• MadinDC

    What a joke. The guy probably was going through immense pain because of his back. Would the NCAA rather him take strong pain pills, which are more addictive and worst for you? I know its illegal but still, what a sanctimonious bunch of clowns the NCAA execs are. And I have news for you he returns without this because he and Caris could have been an unstoppable duo together and lead us back to the promise land, catapulting him to definite 1st round status. As it is now, we maybe an 8 seed and McGary a 2nd round draft pick without a guarantee of any money.
    I hope I am wrong but seems a likely scenario. NCAA you should be ashamed of yourself today….

  • David Remmler

    McGary had a great although brief career at Michigan. His legacy is untarnished by the NCAA’s assclownery.

    It may turn out for the best anyway. He seems to have a great attitude to go along with his god-given talent. So I anticipate a very successful career ahead if him if he stays healthy. He will be a steal if he slips to the second round.

    As for the NCAA, their hypocrisy and corrupt ways seem to have no bounds. When the fools who passed judgement on McGary drink a glass of beer or wine, they will be consuming an even more dangerous substance than the marijuana McGary smoked. And I would bet that most or all if them did the same as McGary. They should be ashamed.

    • Mith

      I think his legacy is absolutely tarnished. I don’t know how it can not be.

      • David Remmler

        How so? Is your college degree tarnished because you had a beer?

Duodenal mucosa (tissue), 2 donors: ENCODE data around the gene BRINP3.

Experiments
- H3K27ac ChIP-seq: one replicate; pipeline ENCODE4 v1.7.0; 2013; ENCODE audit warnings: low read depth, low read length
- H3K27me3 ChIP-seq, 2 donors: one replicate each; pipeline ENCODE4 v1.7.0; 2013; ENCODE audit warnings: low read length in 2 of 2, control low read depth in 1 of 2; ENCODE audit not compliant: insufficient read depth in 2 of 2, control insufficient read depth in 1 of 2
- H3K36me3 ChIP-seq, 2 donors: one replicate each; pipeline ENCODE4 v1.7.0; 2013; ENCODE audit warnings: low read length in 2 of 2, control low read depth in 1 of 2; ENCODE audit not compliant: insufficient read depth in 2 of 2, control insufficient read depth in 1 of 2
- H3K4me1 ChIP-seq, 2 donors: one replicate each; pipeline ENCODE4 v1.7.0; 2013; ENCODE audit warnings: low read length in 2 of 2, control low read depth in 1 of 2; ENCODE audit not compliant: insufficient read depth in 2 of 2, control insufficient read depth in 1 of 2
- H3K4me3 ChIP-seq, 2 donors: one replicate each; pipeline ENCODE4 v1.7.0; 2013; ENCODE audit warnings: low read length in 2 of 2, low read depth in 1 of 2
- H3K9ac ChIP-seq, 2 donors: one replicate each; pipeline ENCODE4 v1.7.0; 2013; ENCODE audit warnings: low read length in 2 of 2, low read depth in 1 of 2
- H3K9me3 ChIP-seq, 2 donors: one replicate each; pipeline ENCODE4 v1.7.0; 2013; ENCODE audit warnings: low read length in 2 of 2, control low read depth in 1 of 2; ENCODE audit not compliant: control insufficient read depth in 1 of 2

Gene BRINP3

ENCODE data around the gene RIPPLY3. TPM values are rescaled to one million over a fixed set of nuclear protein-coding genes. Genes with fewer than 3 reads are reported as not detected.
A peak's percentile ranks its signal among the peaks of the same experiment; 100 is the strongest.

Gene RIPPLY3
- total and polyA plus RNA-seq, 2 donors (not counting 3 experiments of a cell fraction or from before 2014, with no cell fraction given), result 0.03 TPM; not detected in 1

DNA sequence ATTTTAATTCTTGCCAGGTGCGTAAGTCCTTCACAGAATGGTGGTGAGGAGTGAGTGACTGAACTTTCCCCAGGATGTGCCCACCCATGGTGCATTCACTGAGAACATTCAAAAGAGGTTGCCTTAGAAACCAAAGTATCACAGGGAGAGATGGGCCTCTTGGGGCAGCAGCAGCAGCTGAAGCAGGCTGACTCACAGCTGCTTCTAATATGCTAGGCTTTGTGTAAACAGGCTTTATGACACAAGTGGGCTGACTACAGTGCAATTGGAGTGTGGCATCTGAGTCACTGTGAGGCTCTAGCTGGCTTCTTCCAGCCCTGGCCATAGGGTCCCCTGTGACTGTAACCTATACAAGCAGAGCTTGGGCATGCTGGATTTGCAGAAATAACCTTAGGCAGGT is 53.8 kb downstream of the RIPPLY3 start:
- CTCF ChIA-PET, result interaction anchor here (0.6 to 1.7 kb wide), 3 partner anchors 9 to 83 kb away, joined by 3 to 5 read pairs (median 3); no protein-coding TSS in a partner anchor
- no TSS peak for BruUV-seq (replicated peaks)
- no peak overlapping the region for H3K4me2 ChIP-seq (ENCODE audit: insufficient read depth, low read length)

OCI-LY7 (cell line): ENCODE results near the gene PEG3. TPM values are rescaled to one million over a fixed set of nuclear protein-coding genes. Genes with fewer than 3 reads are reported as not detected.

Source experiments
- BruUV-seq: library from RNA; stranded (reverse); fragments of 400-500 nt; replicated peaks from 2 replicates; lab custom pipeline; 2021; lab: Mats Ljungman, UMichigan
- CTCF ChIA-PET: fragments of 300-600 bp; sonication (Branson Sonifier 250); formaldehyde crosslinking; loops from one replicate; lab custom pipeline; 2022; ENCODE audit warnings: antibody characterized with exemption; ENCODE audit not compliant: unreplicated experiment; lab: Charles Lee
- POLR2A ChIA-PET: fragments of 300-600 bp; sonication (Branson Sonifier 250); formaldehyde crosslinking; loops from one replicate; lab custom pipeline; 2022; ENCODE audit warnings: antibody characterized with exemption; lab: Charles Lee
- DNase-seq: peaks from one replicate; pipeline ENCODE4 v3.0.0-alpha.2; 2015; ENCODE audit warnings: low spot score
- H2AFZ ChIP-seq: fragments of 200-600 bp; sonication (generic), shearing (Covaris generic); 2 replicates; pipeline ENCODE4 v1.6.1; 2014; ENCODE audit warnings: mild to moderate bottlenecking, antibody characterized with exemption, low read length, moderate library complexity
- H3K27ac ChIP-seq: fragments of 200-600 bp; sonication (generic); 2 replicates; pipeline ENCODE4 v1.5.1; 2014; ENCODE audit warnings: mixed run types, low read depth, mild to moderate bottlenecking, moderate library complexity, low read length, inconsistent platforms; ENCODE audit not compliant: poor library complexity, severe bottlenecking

Sometimes, the rule IS the problem, not the rule breaker.

        • Mith

          The rule is harsh no doubt, I won’t argue that. But everyone is always going to associate McGary leaving school with getting caught smoking pot and failing a drug test. That is part of his legacy and it tarnishes it.
          You sound like you don’t have a problem with pot, but obviously a lot of people do(myself included) or this wouldn’t be an issue in the first place.
          BTW, your analogy about my college degree doesn’t make sense. I didn’t get “in trouble” at school for drinking beer. If I had gotten a DUI during college, then yes, that would have tarnished my college legacy somewhat.

          • Roanman

            So the difference here in your mind is that you didn’t get caught.

          • David Remmler

            I guess there will be different perspectives on the issue but I seriously doubt that the pot issue will change how people view McGary’s time at Michigan. It’s a side issue which didn’t impact his play here but helped make his decision to leave this year a lot clearer. And it’s only an issue due to idiotic archaic NCAA rules.